# Changeset 2439 for docs/Working

Ignore:
Timestamp:
Oct 11, 2012, 5:09:57 PM (7 years ago)
Message:

work on overview

Location:
docs/Working/icXML
Files:
5 edited

Unmodified
Removed
• ## docs/Working/icXML/arch-errorhandling.tex

 r2429 \subsection{Error Handling} \label{section:arch:errorhandling} Challenges / Line Col Tracker % Challenges / Line Col Tracker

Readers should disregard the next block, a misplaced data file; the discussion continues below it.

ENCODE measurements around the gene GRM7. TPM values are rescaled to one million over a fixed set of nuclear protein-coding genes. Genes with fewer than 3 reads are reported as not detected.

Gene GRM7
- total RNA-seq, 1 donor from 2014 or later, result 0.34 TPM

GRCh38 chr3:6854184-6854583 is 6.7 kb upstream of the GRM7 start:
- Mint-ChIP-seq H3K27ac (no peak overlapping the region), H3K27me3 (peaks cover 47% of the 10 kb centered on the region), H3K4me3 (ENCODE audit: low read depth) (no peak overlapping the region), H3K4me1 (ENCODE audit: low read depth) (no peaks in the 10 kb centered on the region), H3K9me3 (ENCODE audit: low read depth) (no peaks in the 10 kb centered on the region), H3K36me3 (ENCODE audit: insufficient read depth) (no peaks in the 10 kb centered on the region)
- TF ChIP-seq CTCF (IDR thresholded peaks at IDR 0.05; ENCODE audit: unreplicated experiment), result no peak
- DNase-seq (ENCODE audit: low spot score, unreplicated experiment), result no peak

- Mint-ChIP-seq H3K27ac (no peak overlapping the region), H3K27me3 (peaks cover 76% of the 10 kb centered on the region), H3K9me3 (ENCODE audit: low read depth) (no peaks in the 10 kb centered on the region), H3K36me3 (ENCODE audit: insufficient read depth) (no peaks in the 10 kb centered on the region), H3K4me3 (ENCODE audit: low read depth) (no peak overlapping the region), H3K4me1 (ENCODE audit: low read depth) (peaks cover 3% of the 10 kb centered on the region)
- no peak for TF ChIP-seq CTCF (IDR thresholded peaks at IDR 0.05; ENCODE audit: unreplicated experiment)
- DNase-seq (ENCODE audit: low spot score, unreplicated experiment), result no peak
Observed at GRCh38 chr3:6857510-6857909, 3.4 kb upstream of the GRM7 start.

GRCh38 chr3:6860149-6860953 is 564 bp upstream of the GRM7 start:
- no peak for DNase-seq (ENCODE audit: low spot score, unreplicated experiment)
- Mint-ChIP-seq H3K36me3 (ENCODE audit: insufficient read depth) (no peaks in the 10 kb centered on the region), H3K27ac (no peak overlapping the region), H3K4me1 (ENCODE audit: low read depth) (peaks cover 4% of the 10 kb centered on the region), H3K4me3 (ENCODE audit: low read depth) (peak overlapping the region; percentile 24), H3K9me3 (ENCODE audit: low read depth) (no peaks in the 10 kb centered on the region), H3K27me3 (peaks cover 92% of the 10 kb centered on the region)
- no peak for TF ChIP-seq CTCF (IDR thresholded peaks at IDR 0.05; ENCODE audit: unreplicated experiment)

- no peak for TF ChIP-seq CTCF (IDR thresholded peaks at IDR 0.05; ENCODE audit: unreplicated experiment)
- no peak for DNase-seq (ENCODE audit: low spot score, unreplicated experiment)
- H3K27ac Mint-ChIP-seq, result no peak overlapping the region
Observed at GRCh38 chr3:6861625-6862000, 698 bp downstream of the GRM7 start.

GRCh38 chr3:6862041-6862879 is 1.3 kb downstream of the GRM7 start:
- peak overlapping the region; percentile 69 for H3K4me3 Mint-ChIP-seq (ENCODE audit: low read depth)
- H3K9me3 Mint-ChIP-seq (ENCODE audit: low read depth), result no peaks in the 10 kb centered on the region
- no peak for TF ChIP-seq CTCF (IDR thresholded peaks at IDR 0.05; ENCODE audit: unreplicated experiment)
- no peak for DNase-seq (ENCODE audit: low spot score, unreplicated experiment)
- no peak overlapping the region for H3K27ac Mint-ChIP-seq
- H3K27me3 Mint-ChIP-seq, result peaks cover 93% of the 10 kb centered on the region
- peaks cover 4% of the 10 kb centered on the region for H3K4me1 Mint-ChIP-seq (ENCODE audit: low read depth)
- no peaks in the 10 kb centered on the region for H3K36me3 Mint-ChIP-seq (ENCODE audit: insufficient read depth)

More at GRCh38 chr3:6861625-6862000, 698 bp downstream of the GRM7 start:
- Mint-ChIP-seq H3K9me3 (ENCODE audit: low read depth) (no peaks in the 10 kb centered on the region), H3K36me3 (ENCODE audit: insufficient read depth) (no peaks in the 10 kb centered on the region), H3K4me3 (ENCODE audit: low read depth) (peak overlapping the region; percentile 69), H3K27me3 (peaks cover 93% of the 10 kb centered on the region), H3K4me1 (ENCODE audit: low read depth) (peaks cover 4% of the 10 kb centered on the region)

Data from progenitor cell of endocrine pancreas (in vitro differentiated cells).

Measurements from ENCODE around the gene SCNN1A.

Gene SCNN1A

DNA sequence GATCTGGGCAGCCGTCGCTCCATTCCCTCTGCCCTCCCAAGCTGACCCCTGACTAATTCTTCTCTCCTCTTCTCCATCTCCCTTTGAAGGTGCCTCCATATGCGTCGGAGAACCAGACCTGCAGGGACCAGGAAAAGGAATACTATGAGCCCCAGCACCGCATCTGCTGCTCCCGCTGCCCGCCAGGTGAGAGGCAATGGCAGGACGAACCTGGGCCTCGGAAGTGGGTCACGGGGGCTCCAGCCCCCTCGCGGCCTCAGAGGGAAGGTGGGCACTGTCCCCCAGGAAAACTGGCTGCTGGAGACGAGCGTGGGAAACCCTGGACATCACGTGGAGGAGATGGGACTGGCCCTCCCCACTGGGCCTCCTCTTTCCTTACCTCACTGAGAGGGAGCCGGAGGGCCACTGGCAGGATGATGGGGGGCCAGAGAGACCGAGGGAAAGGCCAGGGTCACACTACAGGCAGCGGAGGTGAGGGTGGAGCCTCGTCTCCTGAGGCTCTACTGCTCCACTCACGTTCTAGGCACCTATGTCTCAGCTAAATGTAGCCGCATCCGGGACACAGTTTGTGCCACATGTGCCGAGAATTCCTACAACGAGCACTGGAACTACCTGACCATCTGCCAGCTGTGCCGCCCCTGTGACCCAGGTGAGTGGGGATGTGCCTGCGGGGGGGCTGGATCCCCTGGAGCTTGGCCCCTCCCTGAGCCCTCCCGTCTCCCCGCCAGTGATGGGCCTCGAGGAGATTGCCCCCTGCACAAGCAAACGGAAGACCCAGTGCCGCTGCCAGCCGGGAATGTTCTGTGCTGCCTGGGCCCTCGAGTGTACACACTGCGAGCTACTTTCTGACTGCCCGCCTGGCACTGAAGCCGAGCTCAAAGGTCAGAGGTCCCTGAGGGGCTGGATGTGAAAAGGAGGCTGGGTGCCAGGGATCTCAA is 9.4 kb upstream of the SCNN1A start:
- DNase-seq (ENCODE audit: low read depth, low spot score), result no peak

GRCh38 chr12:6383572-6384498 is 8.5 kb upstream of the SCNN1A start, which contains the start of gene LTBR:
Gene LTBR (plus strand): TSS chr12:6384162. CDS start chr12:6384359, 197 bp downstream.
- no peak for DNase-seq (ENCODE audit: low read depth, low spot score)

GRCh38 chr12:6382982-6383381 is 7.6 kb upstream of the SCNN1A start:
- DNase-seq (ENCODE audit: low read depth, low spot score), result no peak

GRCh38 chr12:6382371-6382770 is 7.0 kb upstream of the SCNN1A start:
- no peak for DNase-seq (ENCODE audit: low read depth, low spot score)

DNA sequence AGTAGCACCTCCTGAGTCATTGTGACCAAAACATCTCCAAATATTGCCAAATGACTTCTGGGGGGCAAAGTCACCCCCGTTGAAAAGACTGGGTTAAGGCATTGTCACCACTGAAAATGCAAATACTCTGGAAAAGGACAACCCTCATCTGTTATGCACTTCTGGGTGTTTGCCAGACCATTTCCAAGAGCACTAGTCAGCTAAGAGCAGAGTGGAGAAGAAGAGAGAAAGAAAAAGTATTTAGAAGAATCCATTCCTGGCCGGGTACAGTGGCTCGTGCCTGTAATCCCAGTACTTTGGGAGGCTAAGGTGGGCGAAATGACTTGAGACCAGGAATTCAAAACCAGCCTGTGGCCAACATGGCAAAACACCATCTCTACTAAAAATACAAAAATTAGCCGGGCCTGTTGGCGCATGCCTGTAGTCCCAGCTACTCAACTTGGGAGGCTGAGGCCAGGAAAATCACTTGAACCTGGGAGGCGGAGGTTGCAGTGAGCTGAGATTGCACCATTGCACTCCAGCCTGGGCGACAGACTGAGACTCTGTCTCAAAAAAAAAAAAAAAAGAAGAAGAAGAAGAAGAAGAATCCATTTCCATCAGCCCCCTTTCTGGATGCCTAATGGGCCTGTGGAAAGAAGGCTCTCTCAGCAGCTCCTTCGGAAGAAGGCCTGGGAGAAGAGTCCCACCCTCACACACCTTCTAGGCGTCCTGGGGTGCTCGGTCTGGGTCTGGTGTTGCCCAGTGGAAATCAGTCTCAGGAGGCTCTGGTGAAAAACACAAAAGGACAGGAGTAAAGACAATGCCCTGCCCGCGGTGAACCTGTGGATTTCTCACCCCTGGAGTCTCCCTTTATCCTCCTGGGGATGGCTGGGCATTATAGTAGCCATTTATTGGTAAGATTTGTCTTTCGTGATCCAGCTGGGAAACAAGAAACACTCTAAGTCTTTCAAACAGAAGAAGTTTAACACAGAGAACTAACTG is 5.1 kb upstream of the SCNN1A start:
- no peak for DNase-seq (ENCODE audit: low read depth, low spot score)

• ## docs/Working/icXML/arch-namespace.tex

 r2429 \subsection{Namespace Handling} \label{section:arch:namespacehandling} % Xerces stack-oriented vs icXML's bit-field oriented approach
• ## docs/Working/icXML/arch-overview.tex